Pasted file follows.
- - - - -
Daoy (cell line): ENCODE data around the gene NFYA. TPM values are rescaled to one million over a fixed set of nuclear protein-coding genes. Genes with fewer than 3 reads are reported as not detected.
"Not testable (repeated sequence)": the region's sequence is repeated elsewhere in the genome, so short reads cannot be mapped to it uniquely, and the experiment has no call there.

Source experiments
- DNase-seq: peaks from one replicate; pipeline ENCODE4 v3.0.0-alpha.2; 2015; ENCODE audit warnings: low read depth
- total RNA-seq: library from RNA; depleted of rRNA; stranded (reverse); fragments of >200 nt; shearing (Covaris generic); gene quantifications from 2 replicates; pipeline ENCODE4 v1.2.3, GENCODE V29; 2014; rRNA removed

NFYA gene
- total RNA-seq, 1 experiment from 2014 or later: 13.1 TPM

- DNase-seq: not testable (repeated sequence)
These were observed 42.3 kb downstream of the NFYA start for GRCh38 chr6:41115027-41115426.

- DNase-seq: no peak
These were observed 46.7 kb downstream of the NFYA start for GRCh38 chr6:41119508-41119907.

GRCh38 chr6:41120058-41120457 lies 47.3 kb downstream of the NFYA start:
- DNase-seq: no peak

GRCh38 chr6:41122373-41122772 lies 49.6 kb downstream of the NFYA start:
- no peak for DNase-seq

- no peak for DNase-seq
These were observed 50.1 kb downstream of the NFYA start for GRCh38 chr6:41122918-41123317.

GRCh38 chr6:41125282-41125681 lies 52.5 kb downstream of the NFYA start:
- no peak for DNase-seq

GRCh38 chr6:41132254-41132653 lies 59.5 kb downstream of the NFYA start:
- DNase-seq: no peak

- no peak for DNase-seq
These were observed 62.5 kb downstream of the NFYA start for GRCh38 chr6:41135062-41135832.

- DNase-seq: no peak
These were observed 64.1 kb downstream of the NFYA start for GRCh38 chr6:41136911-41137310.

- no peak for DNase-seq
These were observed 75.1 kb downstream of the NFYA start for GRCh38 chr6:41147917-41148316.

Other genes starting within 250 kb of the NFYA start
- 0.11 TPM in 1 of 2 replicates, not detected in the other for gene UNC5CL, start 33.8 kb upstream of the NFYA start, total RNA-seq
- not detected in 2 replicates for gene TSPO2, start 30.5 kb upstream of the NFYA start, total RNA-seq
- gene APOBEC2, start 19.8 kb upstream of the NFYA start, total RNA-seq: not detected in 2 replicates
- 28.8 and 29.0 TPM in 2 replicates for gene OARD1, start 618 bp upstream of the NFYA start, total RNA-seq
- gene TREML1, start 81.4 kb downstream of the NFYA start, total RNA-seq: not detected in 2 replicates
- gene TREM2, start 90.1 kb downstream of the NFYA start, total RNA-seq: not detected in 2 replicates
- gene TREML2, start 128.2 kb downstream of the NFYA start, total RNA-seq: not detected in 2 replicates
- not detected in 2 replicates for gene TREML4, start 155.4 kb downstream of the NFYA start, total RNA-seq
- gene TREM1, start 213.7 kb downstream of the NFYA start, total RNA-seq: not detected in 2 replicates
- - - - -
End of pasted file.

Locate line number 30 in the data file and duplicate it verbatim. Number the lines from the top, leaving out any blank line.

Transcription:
- not detected in 2 replicates for gene TSPO2, start 30.5 kb upstream of the NFYA start, total RNA-seq